Authors:
  • Uma Aryal
    Author Email
    uaryal@purdue.edu
    Institution
    Purdue Proteomics Facility, Bindley Bioscience Center, Purdue University
  • Katelyn E. Connelly
    Author Email
    connellk@purdue.edu
    Institution
    Department of Medicinal Chemistry and Molecular Pharmacology, Purdue University
  • Victoria Hedrick
    Author Email
    vhedrick@purdue.edu
    Institution
    Purdue Proteomics Facility, Bindley Bioscience Center, Purdue University
  • Tiago Jose Paschoal Sobreira
    Author Email
    sobreira@purdue.edu
    Institution
    Purdue Proteomics Facility, Bindley Bioscience Center, Purdue University
  • Emily C. Dykhuizen
    Author Email
    edykhui@purdue.edu
    Institution
    Department of Medicinal Chemistry and Molecular Pharmacology, Purdue University

(327) Preliminary Study on Protein Profiling from Raw Honey

Speaker:
Track:

Honey is known for its medicinal value. Several components including flavonoids, polyphenolic compounds, alkaloids, and glycosides were reported from honey that are responsible for its antimicrobial, anti-inflammatory and antioxidant activities. The major component of honey is carbohydrate but other macro and micronutrients including proteins are also present in low amount. Proteins from honey were either identified to be originated from plant or honey bee. Proteome of honey is not completely discovered yet and has untapped potential to identify proteins that may have diverse functions.  In this preliminary study, we aim to extract and conduct protein profiling from honey.  The unpasteurized raw organic honey was purchased from local market.  It was mixed with Tris-HCl, pH 8.00 buffer in 1:1 ratio. Extraction of proteins was performed using ammonium sulphate precipitation followed by dialysis (3.5kDa cutoff). The gel filtration chromatography was performed on a Superdex 200 16/600 column. The fractions collected were further purified by RP-HPLC on Vydac-C4 (2.1x250mm) column. The crude protein and eluted fractions were analyzed by electrophoresis using 12% Tris/tricine gels. The crude honey protein was carboimidomethyl modified and digested with TPCK treated trypsin. Mass spectrometry analysis was performed by using Impact II QTOF MS/MS and data generated searched against SWISS-Prot database. The electrophoretic profile showed presence of proteins in the range of 25-75kDa. Mass spectrometry data base search revealed presence of similar proteins such as five types of major royal jelly proteins I-V, chymotrypsin inhibitor from Apis Mellifera and neuropeptide SIFamide receptor from fruit fly Drosophila melanogaster. The mass data was also searched utilizing PEAKS software with SWISS-Prot database and germin-like proteins from Arabidopsis thaliana were also identified in honey emphasizing the presence of characteristic plant proteins.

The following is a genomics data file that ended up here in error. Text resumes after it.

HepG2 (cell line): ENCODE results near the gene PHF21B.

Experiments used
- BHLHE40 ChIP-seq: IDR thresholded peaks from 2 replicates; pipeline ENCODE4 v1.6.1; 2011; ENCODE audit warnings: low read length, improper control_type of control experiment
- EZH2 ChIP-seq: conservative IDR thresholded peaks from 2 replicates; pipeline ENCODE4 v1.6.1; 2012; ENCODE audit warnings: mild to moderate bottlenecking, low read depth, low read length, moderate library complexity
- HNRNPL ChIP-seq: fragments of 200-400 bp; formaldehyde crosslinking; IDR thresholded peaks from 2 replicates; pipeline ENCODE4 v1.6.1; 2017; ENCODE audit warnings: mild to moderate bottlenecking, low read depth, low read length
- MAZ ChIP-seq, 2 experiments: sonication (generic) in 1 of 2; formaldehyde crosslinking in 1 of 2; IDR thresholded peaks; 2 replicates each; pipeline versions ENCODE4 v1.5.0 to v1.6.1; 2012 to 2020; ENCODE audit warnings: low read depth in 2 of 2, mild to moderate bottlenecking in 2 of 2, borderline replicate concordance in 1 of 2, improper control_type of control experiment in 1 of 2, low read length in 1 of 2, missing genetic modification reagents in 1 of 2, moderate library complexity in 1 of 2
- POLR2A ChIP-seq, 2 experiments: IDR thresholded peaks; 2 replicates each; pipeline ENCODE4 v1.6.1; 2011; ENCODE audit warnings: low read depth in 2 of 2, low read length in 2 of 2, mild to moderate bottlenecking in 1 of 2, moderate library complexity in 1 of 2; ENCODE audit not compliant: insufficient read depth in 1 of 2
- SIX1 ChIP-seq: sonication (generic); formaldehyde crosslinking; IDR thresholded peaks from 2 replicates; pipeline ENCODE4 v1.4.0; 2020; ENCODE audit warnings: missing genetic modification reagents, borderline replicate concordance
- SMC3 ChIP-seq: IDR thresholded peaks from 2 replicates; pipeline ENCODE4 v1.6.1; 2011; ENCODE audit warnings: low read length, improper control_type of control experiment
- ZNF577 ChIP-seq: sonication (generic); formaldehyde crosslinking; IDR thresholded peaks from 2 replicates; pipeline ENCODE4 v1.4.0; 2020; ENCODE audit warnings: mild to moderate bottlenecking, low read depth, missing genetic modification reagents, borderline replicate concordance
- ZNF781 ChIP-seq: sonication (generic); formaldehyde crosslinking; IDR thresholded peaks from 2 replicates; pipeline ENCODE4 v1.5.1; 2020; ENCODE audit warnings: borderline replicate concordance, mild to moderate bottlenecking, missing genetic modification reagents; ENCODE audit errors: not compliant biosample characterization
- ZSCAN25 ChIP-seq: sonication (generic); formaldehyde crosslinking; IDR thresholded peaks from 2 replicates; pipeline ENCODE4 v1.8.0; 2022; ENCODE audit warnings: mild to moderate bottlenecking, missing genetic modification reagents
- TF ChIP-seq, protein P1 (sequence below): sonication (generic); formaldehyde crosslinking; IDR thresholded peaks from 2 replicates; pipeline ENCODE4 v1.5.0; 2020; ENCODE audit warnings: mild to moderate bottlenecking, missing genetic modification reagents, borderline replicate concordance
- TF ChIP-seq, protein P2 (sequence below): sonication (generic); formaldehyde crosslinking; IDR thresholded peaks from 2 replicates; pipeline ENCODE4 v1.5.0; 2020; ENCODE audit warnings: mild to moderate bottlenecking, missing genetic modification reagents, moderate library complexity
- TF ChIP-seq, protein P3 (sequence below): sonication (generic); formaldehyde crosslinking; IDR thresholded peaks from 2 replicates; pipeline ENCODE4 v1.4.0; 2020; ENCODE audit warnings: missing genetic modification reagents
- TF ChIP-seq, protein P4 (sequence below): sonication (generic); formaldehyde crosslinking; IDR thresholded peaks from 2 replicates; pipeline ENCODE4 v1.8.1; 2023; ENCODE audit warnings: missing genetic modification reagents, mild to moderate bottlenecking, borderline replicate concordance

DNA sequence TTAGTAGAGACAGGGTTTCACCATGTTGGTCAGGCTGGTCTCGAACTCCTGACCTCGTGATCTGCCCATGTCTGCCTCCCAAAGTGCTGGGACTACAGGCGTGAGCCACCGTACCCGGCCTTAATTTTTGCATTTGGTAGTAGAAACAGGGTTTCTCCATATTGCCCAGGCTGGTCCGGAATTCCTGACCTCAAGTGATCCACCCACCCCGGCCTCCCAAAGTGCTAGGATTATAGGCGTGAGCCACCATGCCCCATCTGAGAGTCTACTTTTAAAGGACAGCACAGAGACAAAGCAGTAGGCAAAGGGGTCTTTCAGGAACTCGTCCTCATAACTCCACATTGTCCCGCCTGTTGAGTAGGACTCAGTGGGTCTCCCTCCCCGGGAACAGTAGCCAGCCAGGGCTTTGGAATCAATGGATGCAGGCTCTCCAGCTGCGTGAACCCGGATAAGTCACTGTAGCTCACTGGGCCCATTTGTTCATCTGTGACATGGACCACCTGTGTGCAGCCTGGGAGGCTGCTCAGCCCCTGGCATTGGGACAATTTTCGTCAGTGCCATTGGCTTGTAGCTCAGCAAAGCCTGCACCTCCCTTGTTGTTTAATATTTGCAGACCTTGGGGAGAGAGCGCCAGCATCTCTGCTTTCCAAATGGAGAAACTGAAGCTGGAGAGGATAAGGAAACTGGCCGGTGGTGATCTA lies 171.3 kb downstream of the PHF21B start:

Authors:
  • Umaima Akhtar
    Author Email
    umaimaakhtar88@hotmail.com
    Institution
    Chapman University, HEJ Research Institute of Chemistry, International Centre for Chemical and Biological Sciences, University of Karachi, Pakistan
  • Basir Syed
    Author Email
    umaimaakhtar88@hotmail.com
    Institution
    Chapman University School of Pharmacy
  • Ishtiaq Ahmad Khan
    Author Email
    Ishtiaq.ahmed@iccs.edu
    Institution
    Panjwani Centre for Molecular Medicine and Drug Research, International Centre for Chemical and Biological Sciences,
  • Aftab Ahmed
    Author Email
    aahmed@chapman.edu
    Institution
    Chapman University School of Pharmacy

(317) Purification, Characterization and Cytotoxic Activity of Peptides and Proteins from Bitter Melon (Momordica charantia) Seeds

Speaker:
Track:

Medicinal plants are rich source of pharmaceutically active peptides and proteins. Momordica charantia, a traditional medicinal plant commonly known as bitter melon, is a member of a family Cucurbitaceae and has been explored for various human diseases such as peptic ulcer, malaria, diabetes, infectious diseases and cancer. However, to date fewer studies related to bitter melon proteome have been reported despite rapid advancement in proteomics. Therefore, studies aiming to explore novel biologically active proteins and whole proteome of the bitter melon are needed for better understanding. In present study, a novel trypsin inhibitor peptide was purified by 2D-LC and amino acid sequenced was established by Edman protein sequencing.  Purified peptides and proteins were also explored for their anticancer effects. Crude seed proteins were extracted in phosphate buffered saline (PBS) and separated on gel filtration chromatography column (HiLoad 16/600 Superdex 200). The collected fractions were resolved by SDS-PAGE gel electrophoresis and screened against MCF-7 human breast cancer cell line. Active fraction 12 with an IC50 value of 100 μg/ml was further purified by RP-HPLC and analyzed by MALDI for purity. The purified 3.2 kDa trypsin inhibitor peptide was modified by 4-vinyl pyridine and sequenced by using Edman PPSQ sequencer. BLAST result showed 96% sequence similarity with MCTI, 94% with MCTIII and 69% similarity with other reported trypsin inhibitors from Momordica genus. Further, to identify seed proteins, fractions 5-13 were digested with trypsin and LC MS/MS was performed. The peak mass list was searched against the SwissProt Viridiplantae database using Mascot search engine. A total 275 proteins of wide molecular weight and pI range were identified. These findings expand our knowledge related to bitter melon seed proteome and add a new member to the existing family of trypsin inhibitor peptides.